In 1984 he arranged for his oldest son and daughter to join him, and the next year he brought the rest of the family. There are seven children in all.
Pedro is the third-oldest. He also got a job at Tio Pepe, washing dishes and later working as a busboy. He found a new job as a busboy at Dominique's restaurant because he wanted to learn English; workers at Tio Pepe spoke Spanish. Mr. Lugo worked at Dominique's until it closed in December 1990. He was unemployed when he was beaten.
He said he did not know his attackers. Asked whether he knew any reason why anyone would want to hurt him, he shook his head.
He tried to recount the moments before the beating. He said he doesn't remember getting hit. He doesn't remember many things. His sisters said some days he can't remember what he ate for breakfast.
He motioned with his hands and tried to talk, but few words came.
"He knows what he wants to say," said Bernarda, his 17-year-old sister, "but sometimes he can't put it in a sentence."
It is not any easier for him to express himself in Spanish, she said.
Family members altered their lives to care for him. When he awoke in the morning, they helped him straighten his right arm and leg. They helped him dress and bathe.
His sisters took him to the mall in his wheelchair every now and then, but they couldn't get him to go to family birthday parties. Often he wouldn't eat and insisted on staying in bed. But he got out of the house three days a week because he had to be taken to Franklin Square for physical, occupational and speech therapy. Now that he is back home, the outpatient treatment is expected to resume.
His medical bills, which amount to hundreds of thousands of dollars, are being paid by the government's Medicaid program.
After the highly publicized beating, which shocked the city, Mr. Lugo and his family received donations of money and medical equipment, flowers and food, and hundreds of cards and letters.
The Lugos appreciated the good will, but their damaged life seems irreparable.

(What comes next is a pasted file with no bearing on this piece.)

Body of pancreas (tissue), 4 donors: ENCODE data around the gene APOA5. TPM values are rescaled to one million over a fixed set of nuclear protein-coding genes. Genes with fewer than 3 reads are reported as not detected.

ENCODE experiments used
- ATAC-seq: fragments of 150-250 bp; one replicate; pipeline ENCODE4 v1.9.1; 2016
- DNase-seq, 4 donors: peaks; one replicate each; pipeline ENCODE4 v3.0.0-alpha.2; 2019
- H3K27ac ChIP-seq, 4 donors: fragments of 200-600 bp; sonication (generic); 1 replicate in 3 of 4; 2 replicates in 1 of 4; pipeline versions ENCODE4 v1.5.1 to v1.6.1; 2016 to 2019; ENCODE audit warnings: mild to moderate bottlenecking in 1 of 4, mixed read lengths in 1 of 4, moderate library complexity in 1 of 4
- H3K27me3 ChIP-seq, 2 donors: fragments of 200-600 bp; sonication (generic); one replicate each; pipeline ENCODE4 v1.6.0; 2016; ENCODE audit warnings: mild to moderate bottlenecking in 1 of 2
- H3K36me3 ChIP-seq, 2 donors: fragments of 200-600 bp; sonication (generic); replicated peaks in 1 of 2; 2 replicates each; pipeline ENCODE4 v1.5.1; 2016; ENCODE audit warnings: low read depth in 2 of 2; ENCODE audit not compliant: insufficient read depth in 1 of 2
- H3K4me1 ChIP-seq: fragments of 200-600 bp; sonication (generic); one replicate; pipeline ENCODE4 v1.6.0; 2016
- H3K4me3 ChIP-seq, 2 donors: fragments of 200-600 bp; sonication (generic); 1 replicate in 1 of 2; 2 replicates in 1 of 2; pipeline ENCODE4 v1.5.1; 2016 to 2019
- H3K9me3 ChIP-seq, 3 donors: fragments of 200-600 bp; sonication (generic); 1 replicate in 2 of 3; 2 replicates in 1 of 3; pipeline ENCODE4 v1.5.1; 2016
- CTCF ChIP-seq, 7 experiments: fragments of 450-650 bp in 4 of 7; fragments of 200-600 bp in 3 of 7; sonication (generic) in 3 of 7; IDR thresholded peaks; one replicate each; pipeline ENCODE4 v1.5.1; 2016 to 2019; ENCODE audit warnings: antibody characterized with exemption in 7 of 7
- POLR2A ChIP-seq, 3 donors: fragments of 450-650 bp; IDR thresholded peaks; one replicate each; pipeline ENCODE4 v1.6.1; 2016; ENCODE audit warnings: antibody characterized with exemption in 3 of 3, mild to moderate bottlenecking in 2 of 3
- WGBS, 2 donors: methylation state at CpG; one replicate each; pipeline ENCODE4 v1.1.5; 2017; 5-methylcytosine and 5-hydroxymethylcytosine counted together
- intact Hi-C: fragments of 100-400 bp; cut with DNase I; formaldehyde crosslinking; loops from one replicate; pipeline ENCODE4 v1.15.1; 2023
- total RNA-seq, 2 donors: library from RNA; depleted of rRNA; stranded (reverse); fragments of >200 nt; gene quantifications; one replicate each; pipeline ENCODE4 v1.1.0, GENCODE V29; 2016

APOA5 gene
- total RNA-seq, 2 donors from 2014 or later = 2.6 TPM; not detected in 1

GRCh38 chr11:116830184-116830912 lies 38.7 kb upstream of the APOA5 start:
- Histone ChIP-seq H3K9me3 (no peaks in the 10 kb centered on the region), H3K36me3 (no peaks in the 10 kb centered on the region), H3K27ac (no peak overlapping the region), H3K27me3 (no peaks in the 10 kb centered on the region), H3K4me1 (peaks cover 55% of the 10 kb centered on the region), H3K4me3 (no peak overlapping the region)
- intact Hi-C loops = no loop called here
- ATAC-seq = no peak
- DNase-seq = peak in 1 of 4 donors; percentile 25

Unskilled in English and unassuming, they are ill-equipped to deal with the confusing worlds of the U.S. judicial, medical and social-service systems.
The Lugos say they regret coming to the United States. If they had the money, they would go back to the Dominican Republic, Ramona Lugo said.
"We never have trouble in our country -- no trouble with nobody," Ramona said. "If we know all the problems, we would not want to come here, because we came for a better life."
Mike Murphy, a deacon at St. Francis of Assisi Church, has helped the family since he met Pedro Lugo while making rounds at Montebello.
Before Mr. Lugo's recent hospitalization, Mr. Murphy said of him: "There's not a vicious or harmful bone in his body. There's no sense of bitterness, no sense of revenge."
Mr. Murphy asked Mr. Lugo to speak at a prayer service honoring the January birthday of the Rev. Martin Luther King Jr. More than 200 students at St. Francis of Assisi School attended.
Mr. Lugo talked about "how his response has been one of peace and love in the spirit of Dr. Martin Luther King, love for your XTC neighbor no matter what your neighbor does to you," Mr. Murphy said.
But now, Mr. Murphy said, "I think there's something much deeper going on there. Pedro may actually be facing the depth of his anger and frustration."
Mr. Murphy said the apparent change may show that Mr. Lugo has reached "rock bottom" and is ready to begin his long climb toward a fulfilling life.
Mr. Murphy recently asked Mr. Lugo about his prayers. The deacon said Mr. Lugo replied that when he tries to pray he falls asleep because of medication, or he can't concentrate enough to formulate a prayer. So he merely prays: "Oh God, help me."
Donations may be sent to the Expedito Lugo Trust Fund, c/o Golden Prague Federal Savings and Loan Association, 2921 McElderry St., Baltimore 21205.